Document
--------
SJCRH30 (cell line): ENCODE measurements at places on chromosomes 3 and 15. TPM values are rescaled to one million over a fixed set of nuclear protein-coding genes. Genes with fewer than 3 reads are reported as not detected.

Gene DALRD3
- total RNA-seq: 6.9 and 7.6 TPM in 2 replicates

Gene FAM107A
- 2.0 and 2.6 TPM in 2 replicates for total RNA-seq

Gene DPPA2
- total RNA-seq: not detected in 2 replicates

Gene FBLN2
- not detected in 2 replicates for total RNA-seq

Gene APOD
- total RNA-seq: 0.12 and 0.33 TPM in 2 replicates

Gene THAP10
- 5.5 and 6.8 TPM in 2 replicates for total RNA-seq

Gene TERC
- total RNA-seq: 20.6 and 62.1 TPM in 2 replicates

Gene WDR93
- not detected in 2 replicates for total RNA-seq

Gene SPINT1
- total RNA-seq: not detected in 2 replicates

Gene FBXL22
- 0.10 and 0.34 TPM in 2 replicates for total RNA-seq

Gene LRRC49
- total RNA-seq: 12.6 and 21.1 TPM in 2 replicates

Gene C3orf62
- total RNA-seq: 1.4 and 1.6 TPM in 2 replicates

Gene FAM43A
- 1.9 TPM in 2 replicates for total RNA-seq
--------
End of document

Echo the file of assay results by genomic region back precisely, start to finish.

SJCRH30 (cell line): ENCODE measurements at places on chromosomes 3 and 15. TPM values are rescaled to one million over a fixed set of nuclear protein-coding genes. Genes with fewer than 3 reads are reported as not detected.

Gene DALRD3
- total RNA-seq: 6.9 and 7.6 TPM in 2 replicates

Gene FAM107A
- 2.0 and 2.6 TPM in 2 replicates for total RNA-seq

Gene DPPA2
- total RNA-seq: not detected in 2 replicates

Gene FBLN2
- not detected in 2 replicates for total RNA-seq

Gene APOD
- total RNA-seq: 0.12 and 0.33 TPM in 2 replicates

Gene THAP10
- 5.5 and 6.8 TPM in 2 replicates for total RNA-seq

Gene TERC
- total RNA-seq: 20.6 and 62.1 TPM in 2 replicates

Gene WDR93
- not detected in 2 replicates for total RNA-seq

Gene SPINT1
- total RNA-seq: not detected in 2 replicates

Gene FBXL22
- 0.10 and 0.34 TPM in 2 replicates for total RNA-seq

Gene LRRC49
- total RNA-seq: 12.6 and 21.1 TPM in 2 replicates

Gene C3orf62
- total RNA-seq: 1.4 and 1.6 TPM in 2 replicates

Gene FAM43A
- 1.9 TPM in 2 replicates for total RNA-seq